After wandering for a bit amongst the festivities, I started towards the U-Bahn (subway) to go meet a friend. On the way, I passed a hotel with a grip of people just standing in front of it, against 2 ropes clearing an aisle to the front door. Curious, I asked and learned that they were waiting for Hamid Karzai, the President of Afghanistan, to arrive. He was in town for a meeting and staying at this very hotel. Learning also that he was due shortly, I hung out and found a nice cranny on the curb, 3 people down from the front corner of the aisle. Shortly, his posse pulled up and he got out, waving to the cheering crowd. As politicians do, he decided to shake a few hands, and headed in my direction. He met the first man. Greeted the second woman. My turn! Meeting Karzai for the second time (if you don't know the first story, ask later), I said hello and good luck. As he passed I realized I was missing my chance for some proof and tapped his arm as he was just past me. "Can I take a photo with you?" I said. "Sure!" he replied. Throwing my left arm around his shoulders, I extended my right hand with the camera to snap the shot. One thing you don't do, I learned, was touch the President of Afghanistan, and his Secret Service roughly threw my arm off. Off-balance but still determined, and with a fleeting window of opportunity, I did manage to take the picture as I was falling over. So all y'all that doubt that I hang out with world leaders in my free time can see it and weep.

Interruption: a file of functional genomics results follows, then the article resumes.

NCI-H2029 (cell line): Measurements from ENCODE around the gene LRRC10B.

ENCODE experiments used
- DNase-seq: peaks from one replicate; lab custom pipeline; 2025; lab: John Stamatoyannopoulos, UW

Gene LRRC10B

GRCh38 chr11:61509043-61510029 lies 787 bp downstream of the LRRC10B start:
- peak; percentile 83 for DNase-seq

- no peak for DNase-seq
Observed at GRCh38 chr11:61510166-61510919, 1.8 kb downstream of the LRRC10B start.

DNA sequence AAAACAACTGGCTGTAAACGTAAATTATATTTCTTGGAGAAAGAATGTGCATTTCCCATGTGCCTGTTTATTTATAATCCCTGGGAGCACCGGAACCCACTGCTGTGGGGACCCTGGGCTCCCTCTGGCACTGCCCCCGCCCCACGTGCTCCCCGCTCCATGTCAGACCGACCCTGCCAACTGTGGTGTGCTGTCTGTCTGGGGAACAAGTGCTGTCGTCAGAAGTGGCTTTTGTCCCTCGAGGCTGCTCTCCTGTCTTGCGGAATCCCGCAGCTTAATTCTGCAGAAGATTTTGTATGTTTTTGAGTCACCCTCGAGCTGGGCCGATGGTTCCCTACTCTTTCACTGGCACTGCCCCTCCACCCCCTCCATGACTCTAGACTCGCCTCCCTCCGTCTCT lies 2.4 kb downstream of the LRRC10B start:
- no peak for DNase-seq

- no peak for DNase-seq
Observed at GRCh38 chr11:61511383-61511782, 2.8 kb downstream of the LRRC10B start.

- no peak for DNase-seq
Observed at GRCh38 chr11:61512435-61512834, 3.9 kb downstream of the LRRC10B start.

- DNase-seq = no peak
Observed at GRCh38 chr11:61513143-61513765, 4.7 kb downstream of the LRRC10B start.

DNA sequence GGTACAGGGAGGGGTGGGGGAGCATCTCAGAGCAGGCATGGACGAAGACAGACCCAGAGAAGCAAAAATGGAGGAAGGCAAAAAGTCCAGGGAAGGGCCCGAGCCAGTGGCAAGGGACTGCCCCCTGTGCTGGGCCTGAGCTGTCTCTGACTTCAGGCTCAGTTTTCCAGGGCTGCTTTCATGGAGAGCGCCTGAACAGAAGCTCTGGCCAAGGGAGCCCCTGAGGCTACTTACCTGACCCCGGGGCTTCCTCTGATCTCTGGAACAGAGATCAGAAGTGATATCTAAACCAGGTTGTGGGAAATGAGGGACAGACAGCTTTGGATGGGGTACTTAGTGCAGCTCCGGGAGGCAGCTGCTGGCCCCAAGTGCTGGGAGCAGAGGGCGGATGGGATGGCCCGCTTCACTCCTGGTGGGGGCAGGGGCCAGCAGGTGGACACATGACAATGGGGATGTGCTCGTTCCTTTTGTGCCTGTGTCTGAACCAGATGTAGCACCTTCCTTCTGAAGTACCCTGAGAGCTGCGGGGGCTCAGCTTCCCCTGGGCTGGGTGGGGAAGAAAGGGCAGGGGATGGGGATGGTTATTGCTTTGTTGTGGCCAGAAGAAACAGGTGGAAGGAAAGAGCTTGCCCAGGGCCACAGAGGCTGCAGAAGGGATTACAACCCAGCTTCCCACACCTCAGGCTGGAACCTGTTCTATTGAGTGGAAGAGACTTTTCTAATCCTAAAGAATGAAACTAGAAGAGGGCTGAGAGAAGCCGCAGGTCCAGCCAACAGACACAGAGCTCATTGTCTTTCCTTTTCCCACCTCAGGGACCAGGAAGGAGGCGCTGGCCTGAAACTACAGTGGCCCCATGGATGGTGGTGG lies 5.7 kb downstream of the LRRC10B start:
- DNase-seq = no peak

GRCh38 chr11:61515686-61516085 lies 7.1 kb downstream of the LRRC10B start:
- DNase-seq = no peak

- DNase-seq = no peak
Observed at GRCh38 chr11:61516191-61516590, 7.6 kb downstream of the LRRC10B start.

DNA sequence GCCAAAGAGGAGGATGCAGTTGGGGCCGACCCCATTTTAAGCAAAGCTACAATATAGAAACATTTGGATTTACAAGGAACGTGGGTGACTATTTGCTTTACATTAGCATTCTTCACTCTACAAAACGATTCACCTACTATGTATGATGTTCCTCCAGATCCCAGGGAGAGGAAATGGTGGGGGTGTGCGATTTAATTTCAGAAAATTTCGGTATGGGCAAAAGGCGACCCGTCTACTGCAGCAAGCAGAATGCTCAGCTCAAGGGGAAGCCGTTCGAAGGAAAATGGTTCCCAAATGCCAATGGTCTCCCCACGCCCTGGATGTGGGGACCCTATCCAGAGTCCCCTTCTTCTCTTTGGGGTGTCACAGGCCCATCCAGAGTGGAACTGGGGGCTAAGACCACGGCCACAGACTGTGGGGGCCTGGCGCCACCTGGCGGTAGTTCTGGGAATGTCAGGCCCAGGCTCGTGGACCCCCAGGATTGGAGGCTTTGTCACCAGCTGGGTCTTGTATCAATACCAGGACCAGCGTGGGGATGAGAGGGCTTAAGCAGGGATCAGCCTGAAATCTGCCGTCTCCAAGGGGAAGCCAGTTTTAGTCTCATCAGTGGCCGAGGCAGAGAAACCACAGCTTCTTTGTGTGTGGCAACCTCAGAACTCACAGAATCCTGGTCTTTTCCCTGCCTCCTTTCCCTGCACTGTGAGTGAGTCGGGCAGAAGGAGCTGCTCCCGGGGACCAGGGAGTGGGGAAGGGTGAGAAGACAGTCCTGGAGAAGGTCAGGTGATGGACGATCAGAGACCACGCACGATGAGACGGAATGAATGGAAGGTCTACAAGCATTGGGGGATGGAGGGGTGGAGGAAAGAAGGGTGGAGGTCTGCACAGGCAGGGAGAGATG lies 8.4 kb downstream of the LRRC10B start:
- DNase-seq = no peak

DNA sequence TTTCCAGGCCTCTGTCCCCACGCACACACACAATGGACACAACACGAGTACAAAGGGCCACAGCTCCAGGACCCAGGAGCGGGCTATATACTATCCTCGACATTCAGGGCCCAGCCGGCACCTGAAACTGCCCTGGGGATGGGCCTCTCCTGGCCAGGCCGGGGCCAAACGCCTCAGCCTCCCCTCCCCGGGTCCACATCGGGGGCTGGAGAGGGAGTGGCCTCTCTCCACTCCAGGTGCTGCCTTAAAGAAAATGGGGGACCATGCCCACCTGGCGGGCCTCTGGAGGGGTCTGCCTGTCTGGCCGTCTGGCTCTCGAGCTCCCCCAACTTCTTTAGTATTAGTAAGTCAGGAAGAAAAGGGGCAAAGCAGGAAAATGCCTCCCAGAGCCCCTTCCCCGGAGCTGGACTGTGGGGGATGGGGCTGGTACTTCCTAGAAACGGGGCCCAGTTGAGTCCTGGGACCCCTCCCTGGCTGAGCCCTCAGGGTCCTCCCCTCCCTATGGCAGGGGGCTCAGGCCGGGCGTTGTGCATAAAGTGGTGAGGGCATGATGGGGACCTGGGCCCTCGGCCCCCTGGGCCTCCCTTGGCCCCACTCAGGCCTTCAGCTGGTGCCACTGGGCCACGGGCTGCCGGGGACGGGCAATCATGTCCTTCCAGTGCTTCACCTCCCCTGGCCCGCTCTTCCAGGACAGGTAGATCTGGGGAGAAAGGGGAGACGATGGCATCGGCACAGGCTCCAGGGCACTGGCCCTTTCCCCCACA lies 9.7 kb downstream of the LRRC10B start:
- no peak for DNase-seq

Jubilant, I continued to go meet our family friend Jenny (not my sister), whose mom Rima in Russia convinced my Mama to go for my Papa :) She is a very talented artist who got to Berlin not that long ago after stints in UCLA, Sweden, and more. After eating at a Vietnamese-German joint, we got worked in foosball by her 2 German friends, and went to a Russian bar before I had to get back to Steffan's house.
Next morning: off to Amsterdam!

Moral of the story: If I would've just brought the corncob pipe with me, I bet I coulda been invited to stay in Kabul as well.